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Opinions & Histories

Lost Temples Of Bengal (1): Adinath Mandir, Pandua.

Surya Kanta Bose Choudhury, Kolkata: After the Supreme Court’s verdict on the Ram Janmabhoomi issue, there have been increasing calls among Hindu Nationalists to reclaim the Krishna Janmabhoomi in Mathura and Kashi Vishwanath in Varanasi. While the Sangh Parivar appears non-committal on the issue (in fact, just a few days ago, members of a minor Hindutva organisation called “Hindu Army” were arrested in Mathura simply for planning public protests for reclaiming Krishna Janmasthana), very few Hindus are aware of other ancient temples that were forcibly converted into mosques by Islamic invaders. In Bengal, for example, there are at least three mosques which were built upon pre-existing Hindu structures:

1) Adinath Mandir, Pandua, Malda- Now, Adina Masjid.

2) Pradyumne Shrinkhala Shaktipeetha, Pandua, Hooghly- Now, Pandua Minar

3) Triveni Kumbha Vishnu Mandir- Now, Zafar Gazi Masjid

Unfortunately, very few Bengali Hindus seem to be aware of the existence of these sites and they’re conveniently not discussed in any of our Left-wing edited History textbooks. In this first article of a series as the title will tell the reader, I will be discussing the history behind the Adinath Mandir and the incidents following its conversion into the present day Adina Masjid.

Before we delve into this, I would like to point out to Islamic apologists that even according to the official website of the West Bengal government has confirmed the site to have been built over a pre-existing Hindu structure:

To understand the history behind the Adina Mosque over it, a background into the history of Bengal’s first encounter with Islam is necessary. An archaeological discovery in 2012 in Northern Bangladesh suggests Islam had entered Bengal at least by the 7th Century, through trade and missionary activities. However, it was not until the 13th century, when the religion was introduced in the region, and in many cases, thrust upon Hindus by the application of military or administrative force.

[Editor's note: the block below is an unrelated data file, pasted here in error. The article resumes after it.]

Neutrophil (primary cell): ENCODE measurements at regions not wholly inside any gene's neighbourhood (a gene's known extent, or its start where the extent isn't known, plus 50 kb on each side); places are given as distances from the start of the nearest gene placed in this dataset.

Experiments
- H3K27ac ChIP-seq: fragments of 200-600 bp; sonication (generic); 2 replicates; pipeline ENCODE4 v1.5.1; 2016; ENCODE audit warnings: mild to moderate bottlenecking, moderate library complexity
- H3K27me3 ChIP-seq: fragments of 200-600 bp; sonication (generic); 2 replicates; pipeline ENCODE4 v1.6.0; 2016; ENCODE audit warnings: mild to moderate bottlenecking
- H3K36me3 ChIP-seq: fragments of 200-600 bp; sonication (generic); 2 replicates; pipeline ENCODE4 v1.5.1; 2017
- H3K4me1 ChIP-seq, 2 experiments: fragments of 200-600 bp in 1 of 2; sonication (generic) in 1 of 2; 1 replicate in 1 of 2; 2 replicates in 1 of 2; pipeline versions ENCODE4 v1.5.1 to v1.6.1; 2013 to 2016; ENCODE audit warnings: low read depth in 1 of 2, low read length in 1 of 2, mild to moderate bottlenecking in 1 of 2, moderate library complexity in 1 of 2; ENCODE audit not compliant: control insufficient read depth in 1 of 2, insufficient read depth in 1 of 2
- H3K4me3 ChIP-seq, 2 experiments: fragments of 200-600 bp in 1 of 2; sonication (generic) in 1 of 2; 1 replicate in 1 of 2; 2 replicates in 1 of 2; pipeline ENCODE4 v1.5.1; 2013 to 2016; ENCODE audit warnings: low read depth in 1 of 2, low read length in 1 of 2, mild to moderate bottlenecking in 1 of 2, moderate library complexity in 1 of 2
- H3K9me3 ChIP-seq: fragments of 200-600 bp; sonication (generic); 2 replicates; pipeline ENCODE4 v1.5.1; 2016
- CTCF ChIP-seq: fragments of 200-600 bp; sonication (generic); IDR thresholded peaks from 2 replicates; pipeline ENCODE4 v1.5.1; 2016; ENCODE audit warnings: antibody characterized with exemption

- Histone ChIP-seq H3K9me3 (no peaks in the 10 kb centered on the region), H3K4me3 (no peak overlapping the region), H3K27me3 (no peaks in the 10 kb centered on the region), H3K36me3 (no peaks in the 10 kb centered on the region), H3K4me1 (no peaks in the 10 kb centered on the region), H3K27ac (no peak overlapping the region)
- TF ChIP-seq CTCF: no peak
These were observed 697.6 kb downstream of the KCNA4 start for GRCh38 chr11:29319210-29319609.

In 1204, the ruthless Bakhtiyar Khalji, a general of the Delhi Sultanate, subdued King Lakshmana Sena and established the first Islamic kingdom in Bengal. Khalji was known to be extremely intolerant towards non-Muslims. Prior to invading Bengal, he had taken part in the massacre of several Buddhist monks during his invasion of Bihar. Following the establishment of the Delhi Sultanate, there were many unsuccessful secessionist uprisings.

However, three breakaway states successfully emerged- Sonargaon by Fakhruddin Mubarak Shah, Gauda by Alauddin Ali Shah, and Sargaon by Shamsuddin Ilyas Shah. Eventually, Ilyas Shah brought all three states together and established the Bengali Sultanate with the capital in Pandua. He was also the very man responsible for the destruction of the Adinatha Mandir. He was succeeded by his son Sikandar Shah who built the Adina Masjid.

Leftist historians have a habit of whitewashing the tyranny and bigotry of Islamic rulers. From ambiguous figures like Tipu Sultan to hardliner Islamists like Aurangzeb, Leftists have justified on numerous occasions the brutality perpetrated by Islamic rulers over Hindus. Therefore, it should come as no surprise to readers that Ilyas Shah has been portrayed in our history textbooks as a secular ruler who didn’t differentiate between his Muslim and Hindu subjects. However, the very existence of Adina Mosque over the remains of a pre-existing Hindu structure clearly indicates otherwise. The temple was demolished on his orders in 1345. His son Sikandar commissioned the construction of a mosque over it which concluded in 1374.